I had an argument with Buterin on Twitter the other day. He was outraged by a column I wrote, suggesting that Twitter and Facebook should require a credit card for account registration. I was arguing that the social networks are huge media companies that need to enforce order on their platforms.
Nobody, including the networks themselves, has an accurate idea of how many of their users are actual people. Fake accounts and bots are ubiquitous. Bullies act anonymously and with impunity. Fake stories and political propaganda are pushed to large audiences, amplified by botnets. Terror groups run circles around censors, which may be great for free speech but not for public security. So I want the networks to stop letting users have anonymity. If you're broadcasting to the world, as one does on Facebook and Twitter, you should be identified. Credit cards could verify people's identity.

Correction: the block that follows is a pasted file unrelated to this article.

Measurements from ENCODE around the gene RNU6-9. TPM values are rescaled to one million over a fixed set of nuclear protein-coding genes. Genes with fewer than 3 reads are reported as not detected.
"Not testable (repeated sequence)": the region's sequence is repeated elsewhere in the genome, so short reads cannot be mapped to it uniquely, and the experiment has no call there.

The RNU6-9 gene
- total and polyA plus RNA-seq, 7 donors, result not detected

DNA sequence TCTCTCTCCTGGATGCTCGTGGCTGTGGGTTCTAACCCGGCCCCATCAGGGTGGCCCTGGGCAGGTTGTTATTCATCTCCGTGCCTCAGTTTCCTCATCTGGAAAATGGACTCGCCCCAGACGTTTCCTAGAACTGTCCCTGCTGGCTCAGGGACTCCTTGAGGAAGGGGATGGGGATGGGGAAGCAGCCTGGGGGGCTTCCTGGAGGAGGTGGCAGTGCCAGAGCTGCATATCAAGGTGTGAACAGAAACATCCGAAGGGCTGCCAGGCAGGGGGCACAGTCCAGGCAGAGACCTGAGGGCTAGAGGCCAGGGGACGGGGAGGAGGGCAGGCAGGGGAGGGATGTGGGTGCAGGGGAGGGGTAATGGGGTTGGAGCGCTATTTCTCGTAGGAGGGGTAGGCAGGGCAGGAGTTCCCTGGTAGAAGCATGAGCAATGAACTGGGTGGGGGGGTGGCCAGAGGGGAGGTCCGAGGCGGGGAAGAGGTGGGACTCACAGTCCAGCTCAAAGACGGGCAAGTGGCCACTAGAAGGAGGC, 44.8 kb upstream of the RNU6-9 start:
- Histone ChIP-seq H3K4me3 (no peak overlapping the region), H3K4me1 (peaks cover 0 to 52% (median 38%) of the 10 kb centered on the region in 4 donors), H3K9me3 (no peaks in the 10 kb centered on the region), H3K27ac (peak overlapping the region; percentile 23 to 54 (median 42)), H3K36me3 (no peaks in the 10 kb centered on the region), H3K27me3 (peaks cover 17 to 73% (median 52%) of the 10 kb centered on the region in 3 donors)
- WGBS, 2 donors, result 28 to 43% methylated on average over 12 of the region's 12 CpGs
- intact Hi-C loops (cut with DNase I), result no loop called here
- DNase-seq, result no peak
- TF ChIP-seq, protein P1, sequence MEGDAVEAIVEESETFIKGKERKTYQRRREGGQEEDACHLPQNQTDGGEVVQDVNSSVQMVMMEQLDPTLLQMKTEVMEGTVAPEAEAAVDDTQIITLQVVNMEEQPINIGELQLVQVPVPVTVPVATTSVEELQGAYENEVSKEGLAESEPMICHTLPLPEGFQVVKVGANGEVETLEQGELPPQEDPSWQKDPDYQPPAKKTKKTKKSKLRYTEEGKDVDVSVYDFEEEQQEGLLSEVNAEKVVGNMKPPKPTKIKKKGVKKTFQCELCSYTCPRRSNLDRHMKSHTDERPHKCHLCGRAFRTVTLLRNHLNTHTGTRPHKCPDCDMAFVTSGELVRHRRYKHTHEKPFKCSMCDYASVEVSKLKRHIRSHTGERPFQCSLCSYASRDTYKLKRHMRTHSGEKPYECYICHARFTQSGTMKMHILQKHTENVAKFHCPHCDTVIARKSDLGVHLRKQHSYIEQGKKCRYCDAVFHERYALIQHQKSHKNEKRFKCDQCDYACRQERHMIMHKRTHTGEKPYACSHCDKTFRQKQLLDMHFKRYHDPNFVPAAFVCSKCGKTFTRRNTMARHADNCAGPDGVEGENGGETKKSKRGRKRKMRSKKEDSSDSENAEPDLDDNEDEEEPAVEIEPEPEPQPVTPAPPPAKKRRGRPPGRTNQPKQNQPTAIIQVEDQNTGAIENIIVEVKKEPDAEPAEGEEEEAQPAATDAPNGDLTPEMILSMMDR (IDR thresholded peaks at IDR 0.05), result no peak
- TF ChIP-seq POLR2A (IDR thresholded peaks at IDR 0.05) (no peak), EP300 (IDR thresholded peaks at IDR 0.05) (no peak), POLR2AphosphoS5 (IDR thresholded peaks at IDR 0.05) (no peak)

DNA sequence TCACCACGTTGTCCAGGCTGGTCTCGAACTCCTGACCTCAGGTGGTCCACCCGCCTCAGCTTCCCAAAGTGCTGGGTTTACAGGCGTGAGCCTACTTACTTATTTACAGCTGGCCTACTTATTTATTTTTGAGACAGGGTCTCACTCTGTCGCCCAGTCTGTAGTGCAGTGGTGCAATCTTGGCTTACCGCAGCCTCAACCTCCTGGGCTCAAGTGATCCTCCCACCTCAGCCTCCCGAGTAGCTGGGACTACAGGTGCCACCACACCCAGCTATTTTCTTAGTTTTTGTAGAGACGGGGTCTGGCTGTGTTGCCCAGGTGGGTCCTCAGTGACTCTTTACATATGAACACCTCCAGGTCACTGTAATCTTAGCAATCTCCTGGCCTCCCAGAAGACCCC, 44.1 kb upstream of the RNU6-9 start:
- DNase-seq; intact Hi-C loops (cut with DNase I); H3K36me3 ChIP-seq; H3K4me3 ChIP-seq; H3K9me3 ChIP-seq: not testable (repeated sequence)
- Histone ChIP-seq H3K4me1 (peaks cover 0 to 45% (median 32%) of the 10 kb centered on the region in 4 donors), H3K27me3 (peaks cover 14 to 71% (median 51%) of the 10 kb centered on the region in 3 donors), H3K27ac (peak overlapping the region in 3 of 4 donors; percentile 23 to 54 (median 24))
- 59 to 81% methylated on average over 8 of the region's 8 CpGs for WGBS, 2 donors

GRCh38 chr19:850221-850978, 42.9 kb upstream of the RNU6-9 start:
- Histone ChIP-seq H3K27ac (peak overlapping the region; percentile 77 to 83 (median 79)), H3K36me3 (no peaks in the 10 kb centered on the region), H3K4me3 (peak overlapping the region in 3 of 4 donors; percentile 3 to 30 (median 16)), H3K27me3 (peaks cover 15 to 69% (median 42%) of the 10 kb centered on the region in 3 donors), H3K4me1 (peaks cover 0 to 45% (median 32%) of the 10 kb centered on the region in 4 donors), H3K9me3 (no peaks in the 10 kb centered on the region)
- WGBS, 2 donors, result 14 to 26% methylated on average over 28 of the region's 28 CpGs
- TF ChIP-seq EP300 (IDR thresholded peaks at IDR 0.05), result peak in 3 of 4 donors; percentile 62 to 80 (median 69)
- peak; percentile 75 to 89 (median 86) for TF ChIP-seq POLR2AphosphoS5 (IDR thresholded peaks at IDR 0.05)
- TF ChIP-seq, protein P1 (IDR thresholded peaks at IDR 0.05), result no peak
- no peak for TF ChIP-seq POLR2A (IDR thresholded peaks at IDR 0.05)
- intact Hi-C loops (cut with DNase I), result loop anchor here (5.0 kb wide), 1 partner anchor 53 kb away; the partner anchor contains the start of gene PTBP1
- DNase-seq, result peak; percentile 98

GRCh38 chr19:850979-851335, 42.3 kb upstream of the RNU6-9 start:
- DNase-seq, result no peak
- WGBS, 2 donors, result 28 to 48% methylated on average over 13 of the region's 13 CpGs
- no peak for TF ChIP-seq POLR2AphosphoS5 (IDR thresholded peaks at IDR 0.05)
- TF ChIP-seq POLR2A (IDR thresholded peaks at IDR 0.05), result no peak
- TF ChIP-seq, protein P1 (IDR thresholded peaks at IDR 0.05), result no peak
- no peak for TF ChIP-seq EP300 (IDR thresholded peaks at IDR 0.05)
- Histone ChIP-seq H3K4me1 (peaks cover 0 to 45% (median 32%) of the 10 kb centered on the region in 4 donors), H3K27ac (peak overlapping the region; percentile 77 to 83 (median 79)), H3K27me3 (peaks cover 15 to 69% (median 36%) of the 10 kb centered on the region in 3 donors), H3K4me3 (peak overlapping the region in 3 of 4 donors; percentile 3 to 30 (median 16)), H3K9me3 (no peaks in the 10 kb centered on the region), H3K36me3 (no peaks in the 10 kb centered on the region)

Like many others, Buterin hated my suggestion. He argued that someone like James Damore, the Google engineer who had questioned the company's gender policies and was promptly fired for it, could have been protected by anonymity.
"Accepting such a consequence" as dismissal, "is admirable," Buterin wrote, "but that should not be the only path." Unpopular ideas, he argued, shouldn't be "relegated to the shadows of one-on-one messenger conversations." He noted that important contributions to progress have been made anonymously—bitcoin, for example, was invented by a pseudonymous "Satoshi Nakamoto." Privacy is important "to prevent everything in life from becoming a social signaling game," Buterin added.